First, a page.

Mon, Jan 10, 2011 - Page 3 News List

Early-warning radar site hits snag after Aborigines complain

By Hsu Shao-hsuan  /  Staff Reporter

Plans to begin operating a long-range early-warning radar system at the Hsinchu Air Force base toward the end of this year could be temporarily shelved after Aborigines raised concerns over the impact of high-voltage transmission lines on their communities.

The Executive Yuan has reportedly approved subsidies of NT$8 million (US$272,000) and NT$4 million to be paid by the Air Force and Taipower respectively to three tribes over whose territories high-voltage transmission lines powering the system would pass. The NT$12 million would be put into a special account to be supervised by the Council of Indigenous Peoples.

The air force said that according to the contract, software for the long-range early-warning system — based at Leshan (樂山), Miaoli County, and scheduled for completion next month or in March — is expected to enter the testing phase this year. However, because the project has faced a series of delays since its inception in 2006, the US reminded the military last year that if tests on power supplies were not completed this year, the air force would be responsible for covering the expenses of the entire team of experts, which could amount to about US$250 million.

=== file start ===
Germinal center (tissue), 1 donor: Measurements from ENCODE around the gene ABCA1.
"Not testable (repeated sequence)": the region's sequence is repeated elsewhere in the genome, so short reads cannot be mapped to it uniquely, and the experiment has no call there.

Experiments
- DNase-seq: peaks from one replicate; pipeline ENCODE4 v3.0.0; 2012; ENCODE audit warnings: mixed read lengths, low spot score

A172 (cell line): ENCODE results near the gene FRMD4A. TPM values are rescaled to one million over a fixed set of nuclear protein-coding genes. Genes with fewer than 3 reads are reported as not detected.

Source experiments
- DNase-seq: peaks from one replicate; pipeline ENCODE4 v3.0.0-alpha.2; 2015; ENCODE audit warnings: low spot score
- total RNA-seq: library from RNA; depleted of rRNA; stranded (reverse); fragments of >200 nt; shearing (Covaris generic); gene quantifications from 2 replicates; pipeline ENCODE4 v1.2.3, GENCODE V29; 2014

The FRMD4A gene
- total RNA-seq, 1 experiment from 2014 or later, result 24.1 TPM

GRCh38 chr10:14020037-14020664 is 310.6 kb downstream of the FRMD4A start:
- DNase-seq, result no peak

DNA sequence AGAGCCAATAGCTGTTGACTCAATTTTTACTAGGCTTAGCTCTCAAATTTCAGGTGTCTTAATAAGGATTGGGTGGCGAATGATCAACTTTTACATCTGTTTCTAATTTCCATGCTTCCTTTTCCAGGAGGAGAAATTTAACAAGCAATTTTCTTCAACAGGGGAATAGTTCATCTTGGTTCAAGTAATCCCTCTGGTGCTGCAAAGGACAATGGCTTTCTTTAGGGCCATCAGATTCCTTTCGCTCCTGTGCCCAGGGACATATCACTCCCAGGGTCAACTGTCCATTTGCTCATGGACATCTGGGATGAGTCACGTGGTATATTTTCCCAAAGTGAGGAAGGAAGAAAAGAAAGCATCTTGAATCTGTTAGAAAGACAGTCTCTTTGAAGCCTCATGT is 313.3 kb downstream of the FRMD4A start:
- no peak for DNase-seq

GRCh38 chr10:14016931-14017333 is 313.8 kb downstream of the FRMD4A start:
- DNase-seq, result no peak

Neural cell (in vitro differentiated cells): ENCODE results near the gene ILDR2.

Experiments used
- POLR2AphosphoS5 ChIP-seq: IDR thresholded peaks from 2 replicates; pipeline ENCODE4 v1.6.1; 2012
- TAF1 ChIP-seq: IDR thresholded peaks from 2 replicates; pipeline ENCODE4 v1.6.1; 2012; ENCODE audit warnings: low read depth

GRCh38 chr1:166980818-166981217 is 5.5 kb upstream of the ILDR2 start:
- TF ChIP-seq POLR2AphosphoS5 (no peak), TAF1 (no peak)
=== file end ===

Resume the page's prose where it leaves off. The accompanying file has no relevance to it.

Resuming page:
The long-range early-warning radar is about 10 stories high and has a range of 3,000km. Taiwan purchased the equipment from the US to monitor ballistic missiles and cruise missiles and to act as a forward position for the US’ ballistic missile defense system.

Because the amount of energy required to operate the radar is extremely high, the power supply at the radar site is insufficient and the Air Force has commissioned Taipower to erect high-voltage towers in Nanchuang Township (南庄), Miaoli County.

Sources said that while 50 high-voltage towers were initially planned for the project, protests by residents of Nanchuang forced contractors to find an alternative. As a result, 13 underground towers and about 30 aboveground towers will be built instead. However, the three Aboriginal tribes remained dissatisfied with the new plan and at one point are believed to have demanded NT$300 million in compensation from the air force.

The air force said that in a worst-case scenario, it could use the power supply at Leshan to try to satisfy energy requirements during the software--testing phase.

Sources said the radar was being manufactured in the US and that after software performance integration testing, the full system could be installed by the end of this year.

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